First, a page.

Throw in Anelka and Salomon Kalou, both of whom have recently put in more energetic performances and Drogba, who appreciates that Ancelotti has the sides best interests at heart and is ready to back whatever decision his boss makes, then Chelsea are all pulling in the same direction – towards the top of the table.
In addition, and it is one of the most fundamental things in football that all winning sides have in their make-up, Chelsea once again have the look of a side that are enjoying their football, and are embracing the challenge of trying to hunt down the league leaders. As Luiz has stated , the players are still gunning for the Premier League title.
Ancelotti has earmarked that he wants nine league wins from their last nine league matches this season. What’s to say that a revitalised Chelsea can’t do just that to retain their league title?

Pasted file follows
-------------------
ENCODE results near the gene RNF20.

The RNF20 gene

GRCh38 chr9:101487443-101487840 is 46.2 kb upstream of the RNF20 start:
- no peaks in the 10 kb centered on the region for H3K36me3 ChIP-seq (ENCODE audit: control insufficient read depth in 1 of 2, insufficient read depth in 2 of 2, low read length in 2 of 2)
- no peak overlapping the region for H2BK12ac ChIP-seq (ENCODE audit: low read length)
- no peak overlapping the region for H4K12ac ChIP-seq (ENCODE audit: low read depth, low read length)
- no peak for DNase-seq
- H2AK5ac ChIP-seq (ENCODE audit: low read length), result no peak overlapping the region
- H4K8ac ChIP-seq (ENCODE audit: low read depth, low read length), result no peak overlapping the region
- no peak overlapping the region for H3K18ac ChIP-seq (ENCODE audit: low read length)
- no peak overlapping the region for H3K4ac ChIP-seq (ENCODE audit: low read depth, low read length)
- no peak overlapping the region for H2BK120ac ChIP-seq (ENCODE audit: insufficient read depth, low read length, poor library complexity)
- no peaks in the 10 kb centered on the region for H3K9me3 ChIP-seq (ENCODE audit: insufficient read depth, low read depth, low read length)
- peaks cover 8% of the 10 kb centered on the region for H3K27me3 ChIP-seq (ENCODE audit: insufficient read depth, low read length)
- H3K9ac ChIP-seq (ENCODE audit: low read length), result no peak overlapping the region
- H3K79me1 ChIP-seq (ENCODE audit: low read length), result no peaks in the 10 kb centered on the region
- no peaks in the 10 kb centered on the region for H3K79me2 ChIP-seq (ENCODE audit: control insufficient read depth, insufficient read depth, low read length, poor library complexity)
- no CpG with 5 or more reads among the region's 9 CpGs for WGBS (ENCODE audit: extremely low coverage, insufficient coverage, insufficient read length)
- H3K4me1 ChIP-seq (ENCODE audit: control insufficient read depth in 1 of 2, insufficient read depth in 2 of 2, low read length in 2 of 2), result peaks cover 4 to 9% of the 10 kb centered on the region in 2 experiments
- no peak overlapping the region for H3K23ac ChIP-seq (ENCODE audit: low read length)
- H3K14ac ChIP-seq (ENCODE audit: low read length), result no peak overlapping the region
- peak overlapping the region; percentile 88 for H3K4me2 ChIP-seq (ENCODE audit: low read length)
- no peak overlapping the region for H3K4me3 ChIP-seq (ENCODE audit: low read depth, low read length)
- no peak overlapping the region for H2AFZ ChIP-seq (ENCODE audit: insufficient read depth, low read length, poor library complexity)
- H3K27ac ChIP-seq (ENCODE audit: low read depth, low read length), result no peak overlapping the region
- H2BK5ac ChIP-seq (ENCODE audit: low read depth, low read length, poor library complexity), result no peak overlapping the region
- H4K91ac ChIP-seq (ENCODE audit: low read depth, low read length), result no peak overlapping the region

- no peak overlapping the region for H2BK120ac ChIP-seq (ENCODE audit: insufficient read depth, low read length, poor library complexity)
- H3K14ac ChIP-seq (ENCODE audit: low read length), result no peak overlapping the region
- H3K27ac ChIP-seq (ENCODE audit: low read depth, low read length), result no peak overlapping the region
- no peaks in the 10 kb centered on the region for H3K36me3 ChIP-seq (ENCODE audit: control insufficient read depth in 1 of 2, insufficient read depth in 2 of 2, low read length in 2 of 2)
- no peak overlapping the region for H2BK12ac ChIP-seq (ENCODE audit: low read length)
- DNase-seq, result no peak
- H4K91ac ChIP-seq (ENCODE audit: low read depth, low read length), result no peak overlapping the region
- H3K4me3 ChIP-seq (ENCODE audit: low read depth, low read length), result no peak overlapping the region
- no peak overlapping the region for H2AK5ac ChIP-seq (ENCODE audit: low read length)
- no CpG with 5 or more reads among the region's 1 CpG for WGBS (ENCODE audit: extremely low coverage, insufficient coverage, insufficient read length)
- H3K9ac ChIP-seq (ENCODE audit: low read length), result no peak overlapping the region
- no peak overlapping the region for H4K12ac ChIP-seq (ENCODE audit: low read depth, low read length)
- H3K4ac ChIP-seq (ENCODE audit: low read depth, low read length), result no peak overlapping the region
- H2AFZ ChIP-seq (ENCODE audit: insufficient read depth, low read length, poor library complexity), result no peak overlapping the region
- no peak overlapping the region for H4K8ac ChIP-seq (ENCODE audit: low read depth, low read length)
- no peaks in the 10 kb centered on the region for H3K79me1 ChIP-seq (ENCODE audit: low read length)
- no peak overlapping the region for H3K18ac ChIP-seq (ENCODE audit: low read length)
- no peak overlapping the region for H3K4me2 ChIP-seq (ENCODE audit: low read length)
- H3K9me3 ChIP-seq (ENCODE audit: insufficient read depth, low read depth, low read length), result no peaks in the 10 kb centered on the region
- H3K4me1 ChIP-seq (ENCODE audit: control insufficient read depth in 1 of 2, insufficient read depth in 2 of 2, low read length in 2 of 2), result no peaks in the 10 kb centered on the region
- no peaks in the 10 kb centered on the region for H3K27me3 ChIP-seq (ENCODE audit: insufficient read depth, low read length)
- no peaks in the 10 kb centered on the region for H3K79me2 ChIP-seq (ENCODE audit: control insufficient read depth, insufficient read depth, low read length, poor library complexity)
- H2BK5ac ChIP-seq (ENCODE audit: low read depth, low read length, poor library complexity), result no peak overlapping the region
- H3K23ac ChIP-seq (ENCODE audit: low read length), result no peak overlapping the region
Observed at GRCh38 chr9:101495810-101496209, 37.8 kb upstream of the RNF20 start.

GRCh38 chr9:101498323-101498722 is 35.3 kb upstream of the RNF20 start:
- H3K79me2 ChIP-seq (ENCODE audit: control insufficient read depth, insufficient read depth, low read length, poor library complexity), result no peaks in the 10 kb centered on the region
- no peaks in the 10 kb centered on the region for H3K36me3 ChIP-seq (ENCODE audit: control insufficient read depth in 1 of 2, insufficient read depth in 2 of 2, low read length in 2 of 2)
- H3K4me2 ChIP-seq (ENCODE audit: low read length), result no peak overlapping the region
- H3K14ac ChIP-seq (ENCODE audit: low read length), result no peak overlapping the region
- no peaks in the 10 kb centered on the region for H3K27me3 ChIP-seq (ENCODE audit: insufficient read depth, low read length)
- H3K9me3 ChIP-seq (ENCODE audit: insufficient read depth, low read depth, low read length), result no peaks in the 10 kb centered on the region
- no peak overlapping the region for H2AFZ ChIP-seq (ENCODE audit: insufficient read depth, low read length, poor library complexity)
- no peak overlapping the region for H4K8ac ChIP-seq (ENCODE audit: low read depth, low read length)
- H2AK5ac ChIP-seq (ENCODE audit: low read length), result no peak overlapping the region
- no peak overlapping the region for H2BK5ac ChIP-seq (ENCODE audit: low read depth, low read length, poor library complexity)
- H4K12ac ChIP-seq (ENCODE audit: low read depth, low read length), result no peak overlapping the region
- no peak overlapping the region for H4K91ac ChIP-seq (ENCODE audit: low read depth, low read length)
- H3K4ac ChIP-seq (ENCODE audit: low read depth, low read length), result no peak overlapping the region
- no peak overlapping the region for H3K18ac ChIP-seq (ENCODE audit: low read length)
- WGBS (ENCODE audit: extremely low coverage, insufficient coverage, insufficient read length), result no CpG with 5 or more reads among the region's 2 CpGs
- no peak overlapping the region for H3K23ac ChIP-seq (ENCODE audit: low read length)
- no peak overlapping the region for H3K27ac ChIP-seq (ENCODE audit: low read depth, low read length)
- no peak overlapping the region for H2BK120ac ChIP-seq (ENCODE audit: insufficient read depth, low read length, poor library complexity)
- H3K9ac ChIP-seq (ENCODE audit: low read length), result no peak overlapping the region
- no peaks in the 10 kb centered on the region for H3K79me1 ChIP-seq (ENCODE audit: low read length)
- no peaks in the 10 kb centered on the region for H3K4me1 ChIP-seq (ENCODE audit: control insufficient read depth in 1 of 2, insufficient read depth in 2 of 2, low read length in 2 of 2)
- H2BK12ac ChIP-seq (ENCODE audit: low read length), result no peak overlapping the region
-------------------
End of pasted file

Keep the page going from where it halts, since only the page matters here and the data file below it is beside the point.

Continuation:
Moreover, what’s to say that the Blues can’t finally conquer Europe, winning the five matches they could possibly play, lead by it’s Roman leader?
If Ancelotti can do such a thing, then he will have delivered the success that Abramovich has craved ever since he arrived in 2003 and started delving into his own personal fortune to make Chelsea competitive at the highest ecehlons of the game.
Should he deliver, then the Italian may well stay. The Chelsea fans would certainly be pleased if he does, as they have a good rapport with the former AC Milan boss, built out of respect for what he has previously achieved in the game and the humility with which he does his job.
But maybe, with no real backing about his future coming forthwith from the powers above, he’ll leave with his head held high echoing the words of another, somewhat more famous Roman General.
Veni, Vidi, Vici.
I came. I saw. I conquered.